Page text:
A novel about love, loss, and sex -- but not necessarily in that order.
Before her mother died, Shelby promised three things: to listen to her father, to love as much as possible, and to live without restraint. Those Promises become harder to keep when Shelby's father joins the planning committee for the Princess Ball, an annual dance that ends with a ceremonial vow to live pure lives -- in other words, no "bad behavior," no breaking the rules, and definitely no sex.
Torn between Promises One and Three, Shelby makes a decision -- to exploit a loophole and lose her virginity before taking the vow. But somewhere between failed hookup attempts and helping her dad plan the ball, Shelby starts to understand what her mother really meant, what her father really needs, and who really has the right to her purity.
Publisher: Little Brown
Number of Pages: 218
Reviewed by Peyton, age 15
The book Purity by Jackson Pearce is a hilarious story about being a teenage girl in this modern world. The story revolves around Shelby, the main character, and the three promises she made to her mother before she died. These promises, although simple by themselves, prove to be very difficult to follow together, especially when you have an overprotective dad. I really liked the character of Shelby because of the humor and lightheartedness she continued to have after her mother’s death. Shelby accepts that her mother is dead and has moved on with her life. Although this is true, she also gives homage to her mother by following the three promises she made in every aspect of her life, from school to her dad to her relationships. I admire Shelby’s resilience and her dedication to both her mother and to her promises. I also enjoyed the author’s writing, which was funny without being meaningless. Her writing is entertaining, but it is also philosophical and deep. The book explores much more than the day-to-day antics of a teenager. Instead, it talks about promises and what our actions say about us. The plot of the book is very fast and I found the book a quick but insightful read. I recommend this book to any preteen or teen that is interested in reading about the promises we make and their effect on both ourselves and others. Thanks to Hachette Book Group for the great read!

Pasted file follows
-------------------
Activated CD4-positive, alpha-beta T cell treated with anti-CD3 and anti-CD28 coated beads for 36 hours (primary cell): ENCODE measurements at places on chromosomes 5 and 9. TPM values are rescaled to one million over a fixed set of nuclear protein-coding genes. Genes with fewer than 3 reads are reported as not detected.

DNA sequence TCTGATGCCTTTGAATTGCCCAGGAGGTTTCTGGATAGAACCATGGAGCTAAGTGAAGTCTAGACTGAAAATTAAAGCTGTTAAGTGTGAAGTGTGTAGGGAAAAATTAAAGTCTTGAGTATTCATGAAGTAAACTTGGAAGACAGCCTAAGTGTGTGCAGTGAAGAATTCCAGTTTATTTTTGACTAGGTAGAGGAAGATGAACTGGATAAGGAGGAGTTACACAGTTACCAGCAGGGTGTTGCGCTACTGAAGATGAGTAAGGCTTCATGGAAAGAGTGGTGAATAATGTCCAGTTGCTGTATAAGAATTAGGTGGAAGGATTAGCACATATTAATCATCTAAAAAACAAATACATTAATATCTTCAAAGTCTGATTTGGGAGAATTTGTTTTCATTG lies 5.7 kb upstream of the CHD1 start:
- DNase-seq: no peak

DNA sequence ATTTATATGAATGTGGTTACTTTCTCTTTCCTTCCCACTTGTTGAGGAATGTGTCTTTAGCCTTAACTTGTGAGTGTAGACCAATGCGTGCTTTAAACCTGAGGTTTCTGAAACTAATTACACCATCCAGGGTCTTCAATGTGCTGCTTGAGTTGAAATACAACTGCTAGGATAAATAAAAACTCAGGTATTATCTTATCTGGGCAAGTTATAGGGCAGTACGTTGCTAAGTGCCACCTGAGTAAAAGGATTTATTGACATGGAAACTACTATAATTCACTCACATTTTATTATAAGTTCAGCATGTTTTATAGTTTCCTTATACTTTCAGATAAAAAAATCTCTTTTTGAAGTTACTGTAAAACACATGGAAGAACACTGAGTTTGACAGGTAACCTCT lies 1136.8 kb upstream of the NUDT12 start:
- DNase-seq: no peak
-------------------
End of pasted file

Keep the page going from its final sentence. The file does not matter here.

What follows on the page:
This book is in stores now!
Peyton, age 15
Peyton, age 15